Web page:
I had never been able to grow anything, even though my father was known for his green thumb. My Dad could take the scraggliest plant and transform it into a thriving green wonder. I had always been fascinated with his knack for it, but try as I might, it just never seemed to work for me. 

At the age of thirty, I got my first house. I loved having a place that I could decorate at will. I did everything I could to make it feel like a home. My Dad had always had these little miniature nick-nacks that I thought were amazing, so I bought some too.  I set the place up so anyone who came over just assumed there was a female involved in the set-up. It took a few months to get the place just as I wanted it. Even then, it was in a constant state of alteration.

Soon after I moved in a friend bought me a house plant (spider plant) as a house warming gift. When she handed it to me I snickered and said, “What’s this poor plant ever done to you that would make you want to kill it?” We had a few laughs about how I had destroyed plants but when we were finished with our visit, she left it with me anyway. 

A few months later the plant was thriving and I had come to love it. I started buying more and before you knew it my entire front porch was covered with these wonderful hanging baskets. Everyone that visited was taken by their beauty and how well they were doing. 

Eventually, I had done all I could with the porch and started in the yard. ‘Flowers!’ I began with lots of color, another of my Dad’s strong points. As I began to shop for the perfect flowers, I noticed on many of them were tags stating, ‘butterfly attractor’. I had never considered the possibility of also having butterflies. 

A whole new obsession unfolded and my lawn became covered with butterfly attractors. Months passed and I had not seen one butterfly anywhere on the property. My resentment with the nurseries started to bloom. ‘How could they be so mis-leading?’ I was committed to the idea of my own butterfly garden and wanted to know how to have one. 

I went to the local bookstore and found the book, “How to Build a Butterfly Garden”, a small book that went into great detail on how to accomplish this task. I learned straight away that a ‘butterfly attractor’ does not necessarily equate to a butterfly garden. 

As I read, I became fascinated with the life-cycle of the butterfly. The most important thing I learned was that every species of butterfly typically only has one type of plant that they can lay their eggs on. The most common of course, the Monarch, can only lay their eggs on a milkweed, but the Viceroy and the Queen also only lay their eggs on a milkweed. 

For the Zebra Long Wing and the Julia butterflies, I bought Passion Flower vines. For the Pollydamus and the Dutchman Pipevine Swallowtale butterflies,I bought Dutchmn’s Pipevine plants.

Watching a butterfly lay an egg that becomes this microscopic caterpillar, the Cat, which then devours my plants, only to eventually molt itself into a chrysalis and become dormant for anywhere from a week to a couple of months and then emerge as this magnificent thing of absolute beauty, was simply amazing, miraculous! Watching the process in the twenty some years since, has never gotten old.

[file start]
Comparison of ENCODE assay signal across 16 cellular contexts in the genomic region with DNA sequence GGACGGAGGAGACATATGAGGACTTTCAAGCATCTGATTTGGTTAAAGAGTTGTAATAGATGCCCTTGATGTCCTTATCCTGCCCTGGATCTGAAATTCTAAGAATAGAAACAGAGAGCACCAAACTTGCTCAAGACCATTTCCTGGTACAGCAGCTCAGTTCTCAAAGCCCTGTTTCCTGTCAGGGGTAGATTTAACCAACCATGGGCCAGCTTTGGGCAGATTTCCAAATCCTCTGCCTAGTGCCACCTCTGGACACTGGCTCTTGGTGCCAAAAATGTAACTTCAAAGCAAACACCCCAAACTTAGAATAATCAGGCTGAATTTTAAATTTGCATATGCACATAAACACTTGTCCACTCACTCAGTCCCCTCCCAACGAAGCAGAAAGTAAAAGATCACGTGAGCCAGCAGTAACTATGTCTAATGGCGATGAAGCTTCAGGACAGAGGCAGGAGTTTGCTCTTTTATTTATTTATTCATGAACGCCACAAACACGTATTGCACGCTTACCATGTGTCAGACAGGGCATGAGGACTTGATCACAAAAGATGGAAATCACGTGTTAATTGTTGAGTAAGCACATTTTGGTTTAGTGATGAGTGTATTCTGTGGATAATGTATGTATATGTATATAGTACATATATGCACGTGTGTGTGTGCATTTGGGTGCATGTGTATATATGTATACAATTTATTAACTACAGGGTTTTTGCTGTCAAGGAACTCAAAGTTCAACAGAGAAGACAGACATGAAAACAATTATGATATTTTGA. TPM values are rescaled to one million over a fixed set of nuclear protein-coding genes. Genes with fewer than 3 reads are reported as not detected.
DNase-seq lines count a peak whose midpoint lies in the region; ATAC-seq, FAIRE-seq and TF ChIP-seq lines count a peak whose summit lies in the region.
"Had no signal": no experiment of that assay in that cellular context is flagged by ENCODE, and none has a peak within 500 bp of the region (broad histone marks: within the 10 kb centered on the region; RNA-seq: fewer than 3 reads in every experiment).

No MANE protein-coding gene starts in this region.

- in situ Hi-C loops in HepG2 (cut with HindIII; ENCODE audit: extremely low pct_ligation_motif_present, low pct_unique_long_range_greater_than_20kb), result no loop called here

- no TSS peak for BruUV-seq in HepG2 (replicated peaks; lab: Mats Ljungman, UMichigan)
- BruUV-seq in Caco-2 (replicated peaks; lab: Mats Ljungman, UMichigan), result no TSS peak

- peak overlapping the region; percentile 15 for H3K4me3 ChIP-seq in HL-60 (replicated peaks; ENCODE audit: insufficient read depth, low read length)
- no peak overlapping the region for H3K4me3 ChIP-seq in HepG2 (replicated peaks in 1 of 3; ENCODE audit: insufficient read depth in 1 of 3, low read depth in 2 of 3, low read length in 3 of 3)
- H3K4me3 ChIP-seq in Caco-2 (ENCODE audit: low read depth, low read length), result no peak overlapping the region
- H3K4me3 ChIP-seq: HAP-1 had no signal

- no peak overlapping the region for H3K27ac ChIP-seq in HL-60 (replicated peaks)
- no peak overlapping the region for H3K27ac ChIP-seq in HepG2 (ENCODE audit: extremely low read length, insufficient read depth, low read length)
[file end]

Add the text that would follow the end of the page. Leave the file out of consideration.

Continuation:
I have learned of all the predators that a butterfly has in its process of going from the egg to the chrysalis and have therefore learned to build hatcheries for them. This way, I can move the caterpillars from the plant into safety. 

Observing the lifecycle of the butterfly has taught me so much. I have been a recovering addict/alcoholic for more than thirty years. The correlation between the addict’s process of going from the active addict to the recovering addict is nothing short of a miracle in itself. With any addiction it is said that the addicted person is consumed with selfish and self-centered fear. Out of their fear of never having what they need, they take whatever it is they think they need while simultaneously, leaving disaster in their wake. (Like the caterpillar destroying the plants it lives off of.) 

In order for the addict to begin their recovery process, they usually have to reach the common ground of realizing, ‘I’ve had enough.’ Then and only then they seek help; an equivalent to the caterpillar finally hanging itself upside down to molt into a chrysalis. Within that chrysalis is where the transformation occurs. I like to think that in there the caterpillar is facing its darker, limited self, like a recovering addict does by doing their inner work to heal. 

Once the butterfly emerges from the chrysalis, it is no longer destroying to survive. It becomes a giver, instead, moving from plant to plant, pollenating as it goes.  

How similar this is to the recovering alcoholic/addict.  While in their addiction, the addict takes and destroys, but in their recovery process, they learn to give and now have the potential to become the beautiful human beings they were meant to be. 

In stressful times, raising butterflies, taking care of their plants, protecting the caterpillars, has helped me stay connected to something much bigger than myself and keeps me grounded. I could never say enough about the effect it has had on my healing.

Although I have been in twelve-step recovery and a student of A Course in Miracle for many years, I am still within the chrysalis, becoming. I am not the completed work of art but I believe that we are ALL meant to become that butterfly.

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